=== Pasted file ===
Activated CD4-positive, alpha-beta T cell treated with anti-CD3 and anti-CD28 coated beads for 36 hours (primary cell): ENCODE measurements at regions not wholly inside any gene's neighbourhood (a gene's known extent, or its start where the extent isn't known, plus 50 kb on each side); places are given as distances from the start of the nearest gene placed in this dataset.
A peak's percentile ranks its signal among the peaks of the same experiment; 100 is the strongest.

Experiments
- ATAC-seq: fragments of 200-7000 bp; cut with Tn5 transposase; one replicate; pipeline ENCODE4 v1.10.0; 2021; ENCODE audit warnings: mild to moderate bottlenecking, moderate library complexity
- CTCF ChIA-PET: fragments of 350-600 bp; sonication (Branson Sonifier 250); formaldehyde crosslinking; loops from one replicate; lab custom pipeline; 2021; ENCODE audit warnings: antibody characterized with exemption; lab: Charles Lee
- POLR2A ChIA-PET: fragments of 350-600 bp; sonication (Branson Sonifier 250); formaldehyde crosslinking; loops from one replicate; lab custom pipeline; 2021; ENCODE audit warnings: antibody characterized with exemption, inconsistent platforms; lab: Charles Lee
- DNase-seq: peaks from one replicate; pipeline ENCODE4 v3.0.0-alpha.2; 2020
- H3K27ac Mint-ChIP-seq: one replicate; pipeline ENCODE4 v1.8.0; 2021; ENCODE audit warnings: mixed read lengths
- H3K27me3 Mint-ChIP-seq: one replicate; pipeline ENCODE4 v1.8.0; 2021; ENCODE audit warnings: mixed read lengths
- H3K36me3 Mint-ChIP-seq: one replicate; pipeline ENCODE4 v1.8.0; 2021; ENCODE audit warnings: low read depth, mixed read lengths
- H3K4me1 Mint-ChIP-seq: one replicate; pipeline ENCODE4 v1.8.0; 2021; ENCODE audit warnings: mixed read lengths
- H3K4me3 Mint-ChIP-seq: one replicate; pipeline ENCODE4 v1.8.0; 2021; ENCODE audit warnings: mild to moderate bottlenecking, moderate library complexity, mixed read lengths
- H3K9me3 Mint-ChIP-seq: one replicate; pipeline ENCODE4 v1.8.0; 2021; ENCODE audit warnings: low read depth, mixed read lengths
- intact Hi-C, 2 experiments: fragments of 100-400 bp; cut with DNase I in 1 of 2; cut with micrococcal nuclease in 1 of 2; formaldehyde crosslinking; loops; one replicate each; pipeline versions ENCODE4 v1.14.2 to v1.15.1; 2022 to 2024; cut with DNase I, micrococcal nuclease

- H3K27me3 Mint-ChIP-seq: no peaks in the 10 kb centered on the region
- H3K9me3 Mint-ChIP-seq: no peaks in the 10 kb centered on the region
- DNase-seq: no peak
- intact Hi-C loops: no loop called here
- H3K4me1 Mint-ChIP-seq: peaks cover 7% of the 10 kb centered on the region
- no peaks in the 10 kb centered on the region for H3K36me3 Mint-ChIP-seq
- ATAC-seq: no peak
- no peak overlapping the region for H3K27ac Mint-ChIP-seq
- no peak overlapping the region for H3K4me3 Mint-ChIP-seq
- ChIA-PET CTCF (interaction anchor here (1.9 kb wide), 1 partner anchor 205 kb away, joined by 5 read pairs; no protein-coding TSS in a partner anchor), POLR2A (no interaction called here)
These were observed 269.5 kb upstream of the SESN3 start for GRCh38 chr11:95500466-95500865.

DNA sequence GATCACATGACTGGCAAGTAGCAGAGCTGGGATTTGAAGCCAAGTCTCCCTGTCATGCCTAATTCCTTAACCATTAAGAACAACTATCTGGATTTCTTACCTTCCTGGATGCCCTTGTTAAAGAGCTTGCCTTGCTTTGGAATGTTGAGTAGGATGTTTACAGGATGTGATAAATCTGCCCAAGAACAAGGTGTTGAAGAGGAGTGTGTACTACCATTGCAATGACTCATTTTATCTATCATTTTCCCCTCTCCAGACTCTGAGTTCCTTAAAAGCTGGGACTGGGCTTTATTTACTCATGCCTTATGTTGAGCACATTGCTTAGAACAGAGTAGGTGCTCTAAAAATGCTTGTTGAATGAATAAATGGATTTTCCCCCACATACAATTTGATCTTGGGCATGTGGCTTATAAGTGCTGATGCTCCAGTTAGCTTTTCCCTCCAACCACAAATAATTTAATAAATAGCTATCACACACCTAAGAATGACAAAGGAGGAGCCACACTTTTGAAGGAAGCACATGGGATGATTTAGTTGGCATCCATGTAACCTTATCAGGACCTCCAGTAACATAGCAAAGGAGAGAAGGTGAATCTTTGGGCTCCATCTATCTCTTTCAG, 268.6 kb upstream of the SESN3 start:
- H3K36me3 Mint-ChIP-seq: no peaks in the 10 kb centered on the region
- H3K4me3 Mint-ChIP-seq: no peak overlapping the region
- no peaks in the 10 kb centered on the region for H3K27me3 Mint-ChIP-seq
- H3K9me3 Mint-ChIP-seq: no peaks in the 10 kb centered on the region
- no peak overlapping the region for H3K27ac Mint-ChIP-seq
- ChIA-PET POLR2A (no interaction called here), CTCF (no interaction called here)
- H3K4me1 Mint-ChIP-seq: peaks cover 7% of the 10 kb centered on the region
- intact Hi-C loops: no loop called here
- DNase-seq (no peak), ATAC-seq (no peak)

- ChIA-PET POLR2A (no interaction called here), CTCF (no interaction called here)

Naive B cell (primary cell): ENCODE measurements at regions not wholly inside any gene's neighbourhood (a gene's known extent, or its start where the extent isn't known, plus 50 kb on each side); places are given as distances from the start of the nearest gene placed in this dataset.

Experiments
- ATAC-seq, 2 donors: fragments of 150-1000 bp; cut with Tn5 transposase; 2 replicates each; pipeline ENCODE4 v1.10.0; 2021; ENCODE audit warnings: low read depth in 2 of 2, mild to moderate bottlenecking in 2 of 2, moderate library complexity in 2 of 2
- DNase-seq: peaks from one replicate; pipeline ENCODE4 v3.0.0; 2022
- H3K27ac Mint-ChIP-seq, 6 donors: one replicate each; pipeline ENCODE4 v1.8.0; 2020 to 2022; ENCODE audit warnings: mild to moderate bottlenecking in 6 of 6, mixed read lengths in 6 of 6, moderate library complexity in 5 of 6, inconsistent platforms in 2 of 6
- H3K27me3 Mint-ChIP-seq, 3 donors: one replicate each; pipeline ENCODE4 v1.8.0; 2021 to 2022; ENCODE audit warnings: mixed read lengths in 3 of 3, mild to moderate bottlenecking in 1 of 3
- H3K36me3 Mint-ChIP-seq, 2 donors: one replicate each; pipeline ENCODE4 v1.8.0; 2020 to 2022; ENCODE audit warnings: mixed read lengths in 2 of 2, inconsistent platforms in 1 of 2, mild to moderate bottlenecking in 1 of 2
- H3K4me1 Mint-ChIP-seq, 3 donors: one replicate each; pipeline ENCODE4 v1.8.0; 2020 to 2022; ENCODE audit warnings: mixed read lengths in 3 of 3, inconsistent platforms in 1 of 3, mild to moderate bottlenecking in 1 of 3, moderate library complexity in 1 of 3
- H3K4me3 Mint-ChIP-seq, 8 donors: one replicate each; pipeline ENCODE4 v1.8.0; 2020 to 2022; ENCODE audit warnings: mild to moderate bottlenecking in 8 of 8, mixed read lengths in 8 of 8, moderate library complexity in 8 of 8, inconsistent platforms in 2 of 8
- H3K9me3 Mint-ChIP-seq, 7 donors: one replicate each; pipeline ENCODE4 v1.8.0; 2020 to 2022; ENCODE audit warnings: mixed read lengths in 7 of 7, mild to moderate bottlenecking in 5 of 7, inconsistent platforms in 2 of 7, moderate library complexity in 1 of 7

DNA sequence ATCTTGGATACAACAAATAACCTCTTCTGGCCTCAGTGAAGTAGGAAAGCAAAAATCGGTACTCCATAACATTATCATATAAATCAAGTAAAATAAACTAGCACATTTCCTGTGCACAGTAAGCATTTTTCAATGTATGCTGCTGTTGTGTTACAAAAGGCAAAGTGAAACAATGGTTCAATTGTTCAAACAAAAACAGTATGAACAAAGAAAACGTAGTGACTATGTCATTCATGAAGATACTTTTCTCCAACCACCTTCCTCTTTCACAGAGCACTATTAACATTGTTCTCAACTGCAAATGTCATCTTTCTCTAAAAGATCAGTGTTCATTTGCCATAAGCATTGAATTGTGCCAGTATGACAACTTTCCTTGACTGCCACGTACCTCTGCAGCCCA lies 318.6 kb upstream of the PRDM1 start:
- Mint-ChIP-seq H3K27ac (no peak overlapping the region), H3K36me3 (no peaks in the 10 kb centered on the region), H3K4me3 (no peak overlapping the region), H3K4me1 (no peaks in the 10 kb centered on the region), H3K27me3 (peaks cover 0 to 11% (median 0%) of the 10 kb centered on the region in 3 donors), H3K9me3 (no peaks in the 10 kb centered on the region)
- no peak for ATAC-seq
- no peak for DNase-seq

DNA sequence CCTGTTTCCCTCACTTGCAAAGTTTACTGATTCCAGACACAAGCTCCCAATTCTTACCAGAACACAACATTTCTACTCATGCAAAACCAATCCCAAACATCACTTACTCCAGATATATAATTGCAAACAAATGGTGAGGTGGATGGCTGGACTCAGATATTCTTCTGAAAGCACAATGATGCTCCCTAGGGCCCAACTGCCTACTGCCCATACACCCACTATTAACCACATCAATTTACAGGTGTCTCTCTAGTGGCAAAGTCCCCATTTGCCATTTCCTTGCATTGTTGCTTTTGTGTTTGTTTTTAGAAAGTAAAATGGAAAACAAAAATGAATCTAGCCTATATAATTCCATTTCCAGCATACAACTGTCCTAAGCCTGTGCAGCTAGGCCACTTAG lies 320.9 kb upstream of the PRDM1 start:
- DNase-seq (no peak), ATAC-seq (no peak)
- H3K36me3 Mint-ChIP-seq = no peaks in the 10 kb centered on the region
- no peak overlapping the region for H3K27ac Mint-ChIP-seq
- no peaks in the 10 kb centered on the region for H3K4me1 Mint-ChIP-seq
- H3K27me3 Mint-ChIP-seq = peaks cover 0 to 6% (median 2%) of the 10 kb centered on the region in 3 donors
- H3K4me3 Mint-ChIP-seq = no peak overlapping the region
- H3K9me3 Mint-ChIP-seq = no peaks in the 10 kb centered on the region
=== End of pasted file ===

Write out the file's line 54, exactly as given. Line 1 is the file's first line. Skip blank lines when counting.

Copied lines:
- no peak overlapping the region for H3K27ac Mint-ChIP-seq